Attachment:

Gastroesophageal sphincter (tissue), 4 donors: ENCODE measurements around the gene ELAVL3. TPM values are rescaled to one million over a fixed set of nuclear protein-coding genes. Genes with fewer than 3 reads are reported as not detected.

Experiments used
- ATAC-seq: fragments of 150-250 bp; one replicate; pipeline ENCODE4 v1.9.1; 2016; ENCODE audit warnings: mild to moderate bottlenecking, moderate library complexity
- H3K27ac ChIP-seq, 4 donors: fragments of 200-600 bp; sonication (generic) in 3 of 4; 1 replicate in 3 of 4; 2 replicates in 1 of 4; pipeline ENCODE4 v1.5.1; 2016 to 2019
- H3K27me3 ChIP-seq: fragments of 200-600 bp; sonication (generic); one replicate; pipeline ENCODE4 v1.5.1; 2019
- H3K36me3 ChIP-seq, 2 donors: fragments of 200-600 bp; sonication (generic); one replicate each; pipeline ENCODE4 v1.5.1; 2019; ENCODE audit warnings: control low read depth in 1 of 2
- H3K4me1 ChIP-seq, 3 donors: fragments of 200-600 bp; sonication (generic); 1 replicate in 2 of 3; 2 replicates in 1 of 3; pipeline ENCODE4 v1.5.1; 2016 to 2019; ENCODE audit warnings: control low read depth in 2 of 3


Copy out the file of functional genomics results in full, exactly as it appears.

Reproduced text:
Gastroesophageal sphincter (tissue), 4 donors: ENCODE measurements around the gene ELAVL3. TPM values are rescaled to one million over a fixed set of nuclear protein-coding genes. Genes with fewer than 3 reads are reported as not detected.

Experiments used
- ATAC-seq: fragments of 150-250 bp; one replicate; pipeline ENCODE4 v1.9.1; 2016; ENCODE audit warnings: mild to moderate bottlenecking, moderate library complexity
- H3K27ac ChIP-seq, 4 donors: fragments of 200-600 bp; sonication (generic) in 3 of 4; 1 replicate in 3 of 4; 2 replicates in 1 of 4; pipeline ENCODE4 v1.5.1; 2016 to 2019
- H3K27me3 ChIP-seq: fragments of 200-600 bp; sonication (generic); one replicate; pipeline ENCODE4 v1.5.1; 2019
- H3K36me3 ChIP-seq, 2 donors: fragments of 200-600 bp; sonication (generic); one replicate each; pipeline ENCODE4 v1.5.1; 2019; ENCODE audit warnings: control low read depth in 1 of 2
- H3K4me1 ChIP-seq, 3 donors: fragments of 200-600 bp; sonication (generic); 1 replicate in 2 of 3; 2 replicates in 1 of 3; pipeline ENCODE4 v1.5.1; 2016 to 2019; ENCODE audit warnings: control low read depth in 2 of 3